National Energy Grid
Full Size Map National Electricity Transmission Grid of Italy(27 kb)
Italy has electric generation capacity of 69 million kilowatts. In 2001, the country generated 203.4 billion kilowatt hours (bkwh) and consumed 289.1 bkwh. Generation is mostly from thermal sources (78%) - oil, gas, and coal. The mix of thermal power is shifting away from oil and toward natural gas, such that natural gas should be the dominant fuel source for electricity generation by the end of the decade. Non-hydro renewable electricity generation (mostly solar and geothermal) almost doubled in the 1990s, and over 2% of Italian electricity is now produced from renewable sources.
Italy's extensive electricity network is linked to its neighbors. Electricity imports come mostly from France, Switzerland and a small percentage from Slovenia. In the summer of 2002, Italy and Greece completed the construction of a new 163-kilometer (102-mile), 400-kilovolt underwater cable to link Italy and Greece. The cable will allow Greece to transfer electricity to the EU, as well as serve as a back-up source for Italy.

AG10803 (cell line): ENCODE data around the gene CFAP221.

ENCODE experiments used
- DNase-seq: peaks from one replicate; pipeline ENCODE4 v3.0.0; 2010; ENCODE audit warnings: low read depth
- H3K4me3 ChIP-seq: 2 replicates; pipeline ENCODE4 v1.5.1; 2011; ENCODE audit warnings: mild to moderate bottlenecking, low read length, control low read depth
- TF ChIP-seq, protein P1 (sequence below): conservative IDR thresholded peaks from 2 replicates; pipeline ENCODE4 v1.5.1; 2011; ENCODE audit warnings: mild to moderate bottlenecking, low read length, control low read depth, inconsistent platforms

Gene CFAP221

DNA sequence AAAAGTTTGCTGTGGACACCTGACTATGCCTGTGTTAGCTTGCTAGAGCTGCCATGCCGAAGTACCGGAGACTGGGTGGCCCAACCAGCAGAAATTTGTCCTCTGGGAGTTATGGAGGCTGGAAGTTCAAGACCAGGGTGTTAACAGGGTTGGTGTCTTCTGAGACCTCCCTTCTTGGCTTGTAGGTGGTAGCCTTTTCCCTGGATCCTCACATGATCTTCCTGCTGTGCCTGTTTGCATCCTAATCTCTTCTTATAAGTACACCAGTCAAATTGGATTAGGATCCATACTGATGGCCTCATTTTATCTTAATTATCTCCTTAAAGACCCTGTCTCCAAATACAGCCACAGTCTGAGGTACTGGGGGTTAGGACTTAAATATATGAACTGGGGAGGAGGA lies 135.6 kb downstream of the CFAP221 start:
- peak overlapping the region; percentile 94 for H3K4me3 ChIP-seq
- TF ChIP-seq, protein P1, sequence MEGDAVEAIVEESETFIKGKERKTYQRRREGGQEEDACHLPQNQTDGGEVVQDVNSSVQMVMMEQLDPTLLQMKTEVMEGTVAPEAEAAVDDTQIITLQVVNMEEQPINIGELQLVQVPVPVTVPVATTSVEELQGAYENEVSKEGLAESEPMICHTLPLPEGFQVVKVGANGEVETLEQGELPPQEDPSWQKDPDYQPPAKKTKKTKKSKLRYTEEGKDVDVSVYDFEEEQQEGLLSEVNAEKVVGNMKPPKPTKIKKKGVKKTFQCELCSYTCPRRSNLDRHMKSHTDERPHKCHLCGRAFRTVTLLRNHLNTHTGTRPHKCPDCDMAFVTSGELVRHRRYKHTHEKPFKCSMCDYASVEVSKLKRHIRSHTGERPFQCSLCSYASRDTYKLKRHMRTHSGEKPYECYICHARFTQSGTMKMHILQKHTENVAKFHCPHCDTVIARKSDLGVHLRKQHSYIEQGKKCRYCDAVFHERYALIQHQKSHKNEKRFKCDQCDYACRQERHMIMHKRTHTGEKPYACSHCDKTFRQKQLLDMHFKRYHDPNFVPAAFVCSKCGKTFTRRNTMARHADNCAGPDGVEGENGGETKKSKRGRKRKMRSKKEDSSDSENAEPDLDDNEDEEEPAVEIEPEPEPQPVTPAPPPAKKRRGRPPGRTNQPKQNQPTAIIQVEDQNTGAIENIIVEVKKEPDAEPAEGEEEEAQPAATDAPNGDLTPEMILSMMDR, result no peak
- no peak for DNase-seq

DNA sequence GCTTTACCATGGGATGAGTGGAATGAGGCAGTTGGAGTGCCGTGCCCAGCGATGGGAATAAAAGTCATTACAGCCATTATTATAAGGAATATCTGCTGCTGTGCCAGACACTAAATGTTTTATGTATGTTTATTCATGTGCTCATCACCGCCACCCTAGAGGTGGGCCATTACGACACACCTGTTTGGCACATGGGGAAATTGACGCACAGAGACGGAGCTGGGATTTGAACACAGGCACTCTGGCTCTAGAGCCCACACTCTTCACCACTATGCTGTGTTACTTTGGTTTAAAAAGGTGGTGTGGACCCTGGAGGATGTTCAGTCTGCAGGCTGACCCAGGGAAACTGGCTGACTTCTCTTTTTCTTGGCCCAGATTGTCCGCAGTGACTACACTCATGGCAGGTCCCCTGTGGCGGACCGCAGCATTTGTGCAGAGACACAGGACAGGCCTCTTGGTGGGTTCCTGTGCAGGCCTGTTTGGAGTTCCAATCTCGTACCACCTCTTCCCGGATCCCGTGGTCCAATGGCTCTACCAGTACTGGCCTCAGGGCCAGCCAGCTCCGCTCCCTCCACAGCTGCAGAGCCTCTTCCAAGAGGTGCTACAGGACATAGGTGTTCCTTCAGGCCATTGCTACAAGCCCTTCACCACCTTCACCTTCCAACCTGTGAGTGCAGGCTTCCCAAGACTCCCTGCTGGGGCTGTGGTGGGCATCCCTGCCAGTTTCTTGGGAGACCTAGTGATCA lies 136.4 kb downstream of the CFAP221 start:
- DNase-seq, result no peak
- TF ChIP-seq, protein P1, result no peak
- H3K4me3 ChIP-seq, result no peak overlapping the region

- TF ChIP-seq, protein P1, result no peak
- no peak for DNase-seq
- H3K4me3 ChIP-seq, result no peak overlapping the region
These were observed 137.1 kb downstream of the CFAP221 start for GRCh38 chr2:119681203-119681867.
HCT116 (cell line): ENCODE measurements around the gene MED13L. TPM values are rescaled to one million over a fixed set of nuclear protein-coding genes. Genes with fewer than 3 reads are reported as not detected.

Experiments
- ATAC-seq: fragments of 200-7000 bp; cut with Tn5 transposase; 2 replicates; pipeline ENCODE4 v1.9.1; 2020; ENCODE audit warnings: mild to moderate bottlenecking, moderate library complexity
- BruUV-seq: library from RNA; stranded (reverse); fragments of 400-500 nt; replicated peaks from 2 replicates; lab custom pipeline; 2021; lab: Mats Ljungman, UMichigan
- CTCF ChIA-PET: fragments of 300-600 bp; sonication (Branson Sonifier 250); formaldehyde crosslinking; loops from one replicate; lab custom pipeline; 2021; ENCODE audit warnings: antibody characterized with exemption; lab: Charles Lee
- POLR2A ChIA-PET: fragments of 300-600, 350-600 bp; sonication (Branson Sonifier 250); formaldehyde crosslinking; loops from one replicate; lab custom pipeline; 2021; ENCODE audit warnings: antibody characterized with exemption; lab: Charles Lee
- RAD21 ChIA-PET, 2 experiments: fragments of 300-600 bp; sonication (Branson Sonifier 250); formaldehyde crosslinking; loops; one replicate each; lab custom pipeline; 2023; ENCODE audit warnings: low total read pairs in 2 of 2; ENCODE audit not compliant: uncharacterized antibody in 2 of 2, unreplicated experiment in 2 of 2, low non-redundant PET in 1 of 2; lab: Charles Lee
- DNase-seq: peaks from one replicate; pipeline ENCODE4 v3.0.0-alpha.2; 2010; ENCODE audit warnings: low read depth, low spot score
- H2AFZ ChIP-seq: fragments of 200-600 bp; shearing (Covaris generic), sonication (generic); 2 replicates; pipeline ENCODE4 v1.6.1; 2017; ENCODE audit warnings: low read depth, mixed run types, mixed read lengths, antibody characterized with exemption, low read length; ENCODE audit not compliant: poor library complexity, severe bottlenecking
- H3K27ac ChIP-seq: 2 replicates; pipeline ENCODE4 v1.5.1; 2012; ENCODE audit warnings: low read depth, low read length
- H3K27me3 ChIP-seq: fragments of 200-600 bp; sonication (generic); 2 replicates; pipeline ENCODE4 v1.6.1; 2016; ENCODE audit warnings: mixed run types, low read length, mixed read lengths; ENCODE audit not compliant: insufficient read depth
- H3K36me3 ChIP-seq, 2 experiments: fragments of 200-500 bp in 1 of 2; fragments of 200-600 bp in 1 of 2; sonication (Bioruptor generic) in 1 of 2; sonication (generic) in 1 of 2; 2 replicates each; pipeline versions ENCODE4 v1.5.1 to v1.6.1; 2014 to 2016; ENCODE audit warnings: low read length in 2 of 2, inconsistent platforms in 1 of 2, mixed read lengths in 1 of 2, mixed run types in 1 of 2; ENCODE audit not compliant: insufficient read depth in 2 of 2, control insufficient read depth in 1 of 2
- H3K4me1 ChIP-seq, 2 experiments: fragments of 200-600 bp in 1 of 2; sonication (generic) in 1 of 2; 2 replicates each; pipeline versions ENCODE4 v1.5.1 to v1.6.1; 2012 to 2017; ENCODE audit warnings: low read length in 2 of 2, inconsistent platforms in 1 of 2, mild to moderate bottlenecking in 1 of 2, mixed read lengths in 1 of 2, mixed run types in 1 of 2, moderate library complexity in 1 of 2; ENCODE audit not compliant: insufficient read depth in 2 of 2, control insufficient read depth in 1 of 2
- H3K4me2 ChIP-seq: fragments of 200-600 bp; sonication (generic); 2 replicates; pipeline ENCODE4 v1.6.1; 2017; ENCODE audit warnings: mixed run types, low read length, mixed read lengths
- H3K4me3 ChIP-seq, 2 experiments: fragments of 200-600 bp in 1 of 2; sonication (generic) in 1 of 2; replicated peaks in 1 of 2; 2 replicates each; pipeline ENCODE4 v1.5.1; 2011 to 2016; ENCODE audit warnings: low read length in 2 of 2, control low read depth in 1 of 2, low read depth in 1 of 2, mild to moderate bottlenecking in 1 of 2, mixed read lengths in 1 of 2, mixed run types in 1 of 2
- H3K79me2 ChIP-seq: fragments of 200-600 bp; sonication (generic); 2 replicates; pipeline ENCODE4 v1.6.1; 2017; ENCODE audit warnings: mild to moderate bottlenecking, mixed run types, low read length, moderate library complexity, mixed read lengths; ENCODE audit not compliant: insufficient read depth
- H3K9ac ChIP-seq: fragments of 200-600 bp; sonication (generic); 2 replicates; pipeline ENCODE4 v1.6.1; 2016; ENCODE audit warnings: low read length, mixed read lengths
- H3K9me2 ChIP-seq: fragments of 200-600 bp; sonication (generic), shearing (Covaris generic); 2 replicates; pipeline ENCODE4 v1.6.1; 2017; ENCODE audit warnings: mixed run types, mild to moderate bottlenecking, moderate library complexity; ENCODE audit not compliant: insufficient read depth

Italy is richly endowed with renewable energy sources that could be captured and utilized. Due to the high levels of sunshine that reach Italy's land surface, the Italian government has made solar energy technologies its top priority. According to a European Union study, Italy funds one quarter of all photovoltaic research occurring in the EU. Along with these efforts, the Italian government has implemented the " 10,000 Photovoltaic Roofs" program, hoping to install these facilities by 2003.
Italy also is studying the potential of biomass and wind energy. The focus of the National Program on Renewable Energy from Biomass is to examine genetic varieties of plants that will maximize the energy obtained from combustion. Funding for research in harvesting wind energy is small compared with programs examining solar and biomass. Italy's major wind energy programs focus on the feasibility of constructing wind farms in Apulia and Sicily, both in the South where wind resources are greatest.
Italy also is one of the largest producers of geothermal energy in the world, behind the United States, the Philippines, Mexico and Japan. In 1997, Italy had an installed geothermal capacity of 550 MW.